On the 7th of October, 1901, an information was filed in the nature of a quo warranto by the attorney general of the state upon the relation of L. E. Kies, W. E. Alley, J. B. Strong, and Stephen McCleary, charging defendants in error with usurping, intruding into, and unlawfully claiming to exercise 'a false, fictitious, and pretended public office, to wit, trustees and officers of the pretended school district known as 'the public schools of the village of Jerome,' and ex officio 'the board of school inspectors of the public schools of the village of Jerome,' to wit, at the county of Hillsdale aforesaid, in contempt of the people of the state of Michigan, and to their great damage and prejudice.'
The circuit court rendered a judgment of ouster against defendants in error. The supreme court entered the following judgment: 'The judgment of ouster should be affirmed as to such officers as now hold under the legislative appointment, if there be any thus holding. As to others, if any, it will be reversed.'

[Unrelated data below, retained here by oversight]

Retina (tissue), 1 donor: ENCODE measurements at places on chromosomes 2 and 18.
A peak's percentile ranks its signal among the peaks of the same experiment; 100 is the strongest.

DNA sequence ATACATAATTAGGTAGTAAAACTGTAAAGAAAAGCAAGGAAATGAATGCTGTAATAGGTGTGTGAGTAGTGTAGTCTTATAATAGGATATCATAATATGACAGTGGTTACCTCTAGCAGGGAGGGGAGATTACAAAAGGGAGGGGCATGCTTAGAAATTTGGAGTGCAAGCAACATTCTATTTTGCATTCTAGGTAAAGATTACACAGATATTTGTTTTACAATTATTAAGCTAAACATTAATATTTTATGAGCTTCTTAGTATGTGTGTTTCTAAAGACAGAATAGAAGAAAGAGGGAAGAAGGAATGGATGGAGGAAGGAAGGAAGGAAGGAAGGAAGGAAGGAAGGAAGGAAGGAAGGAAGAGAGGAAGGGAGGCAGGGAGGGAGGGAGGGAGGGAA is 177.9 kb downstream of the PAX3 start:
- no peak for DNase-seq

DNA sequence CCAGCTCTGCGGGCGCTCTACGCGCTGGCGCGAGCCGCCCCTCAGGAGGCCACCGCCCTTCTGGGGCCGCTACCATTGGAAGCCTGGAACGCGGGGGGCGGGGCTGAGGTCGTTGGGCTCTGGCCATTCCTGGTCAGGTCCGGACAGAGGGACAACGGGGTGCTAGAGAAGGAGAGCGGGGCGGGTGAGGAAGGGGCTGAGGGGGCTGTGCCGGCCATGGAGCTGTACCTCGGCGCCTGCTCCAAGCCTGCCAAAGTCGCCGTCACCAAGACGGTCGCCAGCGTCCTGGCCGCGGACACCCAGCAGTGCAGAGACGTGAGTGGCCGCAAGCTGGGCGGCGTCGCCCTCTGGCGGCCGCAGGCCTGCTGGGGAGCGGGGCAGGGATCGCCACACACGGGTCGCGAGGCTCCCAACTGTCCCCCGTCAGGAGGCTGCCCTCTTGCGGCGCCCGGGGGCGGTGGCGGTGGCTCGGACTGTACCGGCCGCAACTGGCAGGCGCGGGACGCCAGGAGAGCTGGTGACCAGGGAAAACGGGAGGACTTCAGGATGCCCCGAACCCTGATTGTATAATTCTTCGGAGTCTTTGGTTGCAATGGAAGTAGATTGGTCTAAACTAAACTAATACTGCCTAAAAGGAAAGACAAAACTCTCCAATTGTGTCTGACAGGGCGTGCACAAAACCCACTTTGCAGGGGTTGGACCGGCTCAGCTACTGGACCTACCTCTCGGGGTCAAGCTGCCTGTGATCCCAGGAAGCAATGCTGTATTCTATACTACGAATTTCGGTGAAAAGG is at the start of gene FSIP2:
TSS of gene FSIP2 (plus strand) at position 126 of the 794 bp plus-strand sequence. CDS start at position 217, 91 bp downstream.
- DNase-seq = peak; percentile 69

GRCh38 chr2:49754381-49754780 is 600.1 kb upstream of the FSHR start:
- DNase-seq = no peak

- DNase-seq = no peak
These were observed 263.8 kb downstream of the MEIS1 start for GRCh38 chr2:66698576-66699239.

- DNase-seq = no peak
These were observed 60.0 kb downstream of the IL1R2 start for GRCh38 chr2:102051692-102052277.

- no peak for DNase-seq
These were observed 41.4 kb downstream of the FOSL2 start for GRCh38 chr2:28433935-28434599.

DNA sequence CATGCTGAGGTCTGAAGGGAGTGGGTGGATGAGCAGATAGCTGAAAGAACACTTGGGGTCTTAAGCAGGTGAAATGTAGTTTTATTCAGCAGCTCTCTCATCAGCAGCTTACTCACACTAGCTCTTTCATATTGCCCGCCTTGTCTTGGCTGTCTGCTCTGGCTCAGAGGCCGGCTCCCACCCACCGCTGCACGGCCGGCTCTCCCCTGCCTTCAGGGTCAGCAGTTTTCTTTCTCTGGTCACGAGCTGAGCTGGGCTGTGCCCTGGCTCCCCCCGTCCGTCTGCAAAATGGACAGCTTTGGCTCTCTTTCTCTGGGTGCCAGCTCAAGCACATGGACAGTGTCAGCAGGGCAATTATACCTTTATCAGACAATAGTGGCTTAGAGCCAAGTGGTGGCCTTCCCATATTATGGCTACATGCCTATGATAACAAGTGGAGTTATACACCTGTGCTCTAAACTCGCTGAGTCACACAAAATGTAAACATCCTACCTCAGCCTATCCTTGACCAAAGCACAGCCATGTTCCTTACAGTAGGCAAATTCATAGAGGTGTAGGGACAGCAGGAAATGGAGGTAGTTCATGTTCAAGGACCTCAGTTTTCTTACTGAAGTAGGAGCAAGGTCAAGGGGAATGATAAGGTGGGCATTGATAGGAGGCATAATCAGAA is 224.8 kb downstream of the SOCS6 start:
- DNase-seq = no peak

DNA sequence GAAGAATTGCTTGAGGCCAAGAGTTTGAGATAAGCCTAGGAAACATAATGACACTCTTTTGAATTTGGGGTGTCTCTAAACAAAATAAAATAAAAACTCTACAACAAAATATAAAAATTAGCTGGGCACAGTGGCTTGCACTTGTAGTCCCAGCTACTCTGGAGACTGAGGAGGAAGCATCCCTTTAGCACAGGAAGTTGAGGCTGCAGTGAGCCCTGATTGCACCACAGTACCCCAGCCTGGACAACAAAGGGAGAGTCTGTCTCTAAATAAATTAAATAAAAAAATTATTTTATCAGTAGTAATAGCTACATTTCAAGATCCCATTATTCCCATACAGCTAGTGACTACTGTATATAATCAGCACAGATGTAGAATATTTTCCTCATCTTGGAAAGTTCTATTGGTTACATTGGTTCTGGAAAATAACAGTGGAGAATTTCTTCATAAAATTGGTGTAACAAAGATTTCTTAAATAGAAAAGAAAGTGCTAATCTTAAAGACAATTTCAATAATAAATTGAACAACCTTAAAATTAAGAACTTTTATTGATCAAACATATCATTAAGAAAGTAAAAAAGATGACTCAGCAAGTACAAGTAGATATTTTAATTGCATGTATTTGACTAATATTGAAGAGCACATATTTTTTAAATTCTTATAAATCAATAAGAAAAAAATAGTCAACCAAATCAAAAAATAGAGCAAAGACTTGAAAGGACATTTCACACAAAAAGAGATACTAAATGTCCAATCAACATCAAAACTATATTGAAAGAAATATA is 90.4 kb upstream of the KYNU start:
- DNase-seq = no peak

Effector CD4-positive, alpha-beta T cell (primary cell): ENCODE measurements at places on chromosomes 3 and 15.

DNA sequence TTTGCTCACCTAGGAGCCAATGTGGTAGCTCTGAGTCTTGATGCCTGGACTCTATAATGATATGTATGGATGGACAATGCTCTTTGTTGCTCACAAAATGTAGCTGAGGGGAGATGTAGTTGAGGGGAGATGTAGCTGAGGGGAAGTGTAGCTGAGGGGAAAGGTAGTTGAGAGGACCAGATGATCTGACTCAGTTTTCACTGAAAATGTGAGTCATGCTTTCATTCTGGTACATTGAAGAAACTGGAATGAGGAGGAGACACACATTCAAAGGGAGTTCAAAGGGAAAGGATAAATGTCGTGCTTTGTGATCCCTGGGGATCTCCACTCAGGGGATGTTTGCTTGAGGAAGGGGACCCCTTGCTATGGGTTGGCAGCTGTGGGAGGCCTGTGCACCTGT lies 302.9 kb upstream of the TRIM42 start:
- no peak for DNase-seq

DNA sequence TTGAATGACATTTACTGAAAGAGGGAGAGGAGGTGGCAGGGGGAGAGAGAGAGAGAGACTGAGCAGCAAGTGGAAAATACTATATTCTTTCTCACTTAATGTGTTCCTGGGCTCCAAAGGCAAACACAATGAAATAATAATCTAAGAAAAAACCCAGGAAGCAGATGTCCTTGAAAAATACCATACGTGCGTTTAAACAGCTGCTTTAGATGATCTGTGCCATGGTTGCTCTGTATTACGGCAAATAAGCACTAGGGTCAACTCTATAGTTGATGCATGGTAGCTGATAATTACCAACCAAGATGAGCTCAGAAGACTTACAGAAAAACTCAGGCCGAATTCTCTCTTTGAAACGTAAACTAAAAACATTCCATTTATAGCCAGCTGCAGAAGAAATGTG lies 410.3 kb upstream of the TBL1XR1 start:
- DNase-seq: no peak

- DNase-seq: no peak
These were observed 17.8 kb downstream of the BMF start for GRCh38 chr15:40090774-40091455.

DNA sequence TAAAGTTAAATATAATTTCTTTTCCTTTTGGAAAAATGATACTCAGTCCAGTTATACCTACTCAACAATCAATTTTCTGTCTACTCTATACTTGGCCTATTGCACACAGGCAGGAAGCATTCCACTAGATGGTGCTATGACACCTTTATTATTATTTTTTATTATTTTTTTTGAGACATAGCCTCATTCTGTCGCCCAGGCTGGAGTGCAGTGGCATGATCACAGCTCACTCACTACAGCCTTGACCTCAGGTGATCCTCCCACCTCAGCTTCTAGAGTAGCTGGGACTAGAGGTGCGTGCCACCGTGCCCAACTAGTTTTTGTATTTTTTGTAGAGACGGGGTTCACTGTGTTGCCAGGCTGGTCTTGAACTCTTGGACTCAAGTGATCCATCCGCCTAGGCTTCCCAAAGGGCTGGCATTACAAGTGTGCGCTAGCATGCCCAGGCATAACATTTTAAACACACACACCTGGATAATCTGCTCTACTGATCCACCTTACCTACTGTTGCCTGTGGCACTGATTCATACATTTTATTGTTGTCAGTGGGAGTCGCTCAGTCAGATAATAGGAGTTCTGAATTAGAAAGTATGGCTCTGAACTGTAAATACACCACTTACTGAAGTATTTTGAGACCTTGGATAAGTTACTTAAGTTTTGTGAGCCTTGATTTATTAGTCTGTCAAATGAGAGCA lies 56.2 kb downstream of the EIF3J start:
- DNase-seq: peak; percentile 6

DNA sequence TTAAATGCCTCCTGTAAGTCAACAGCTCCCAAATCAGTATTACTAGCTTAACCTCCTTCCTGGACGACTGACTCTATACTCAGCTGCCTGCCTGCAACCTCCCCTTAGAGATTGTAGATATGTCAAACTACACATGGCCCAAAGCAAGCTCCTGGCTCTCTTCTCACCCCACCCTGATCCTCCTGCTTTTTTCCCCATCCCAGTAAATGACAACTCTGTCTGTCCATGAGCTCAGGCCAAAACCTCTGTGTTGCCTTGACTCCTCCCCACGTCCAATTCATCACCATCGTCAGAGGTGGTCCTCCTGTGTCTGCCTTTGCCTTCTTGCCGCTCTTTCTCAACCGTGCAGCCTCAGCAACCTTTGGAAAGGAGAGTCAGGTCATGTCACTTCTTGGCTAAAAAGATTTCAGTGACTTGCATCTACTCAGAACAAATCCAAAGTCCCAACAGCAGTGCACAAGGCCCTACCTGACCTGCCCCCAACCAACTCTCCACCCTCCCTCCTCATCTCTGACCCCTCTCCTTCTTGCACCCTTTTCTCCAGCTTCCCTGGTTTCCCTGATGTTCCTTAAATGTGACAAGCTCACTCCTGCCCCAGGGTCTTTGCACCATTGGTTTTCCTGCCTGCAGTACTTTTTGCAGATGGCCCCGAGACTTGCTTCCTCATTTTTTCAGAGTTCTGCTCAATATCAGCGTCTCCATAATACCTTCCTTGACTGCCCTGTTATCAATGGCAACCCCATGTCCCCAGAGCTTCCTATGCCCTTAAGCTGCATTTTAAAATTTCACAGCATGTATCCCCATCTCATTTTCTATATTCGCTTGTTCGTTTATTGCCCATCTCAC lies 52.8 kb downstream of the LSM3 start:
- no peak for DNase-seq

The grounds of attack upon the validity of the act creating the new district in the supreme court of the state were as follows:
First. It deprives this school district or municipality of the right of local self-government, guaranteed to all municipalities by the Constitution.
Second. The title to the act indicates, and the act itself embraces, more than one object.
Third. The act is broader than the title; the body of the act embraces many objects not covered by the title.
Fourth. The act as passed impairs the obligation of contracts, within the meaning of the Constitution of the United States and the Constitution of the state of Michigan.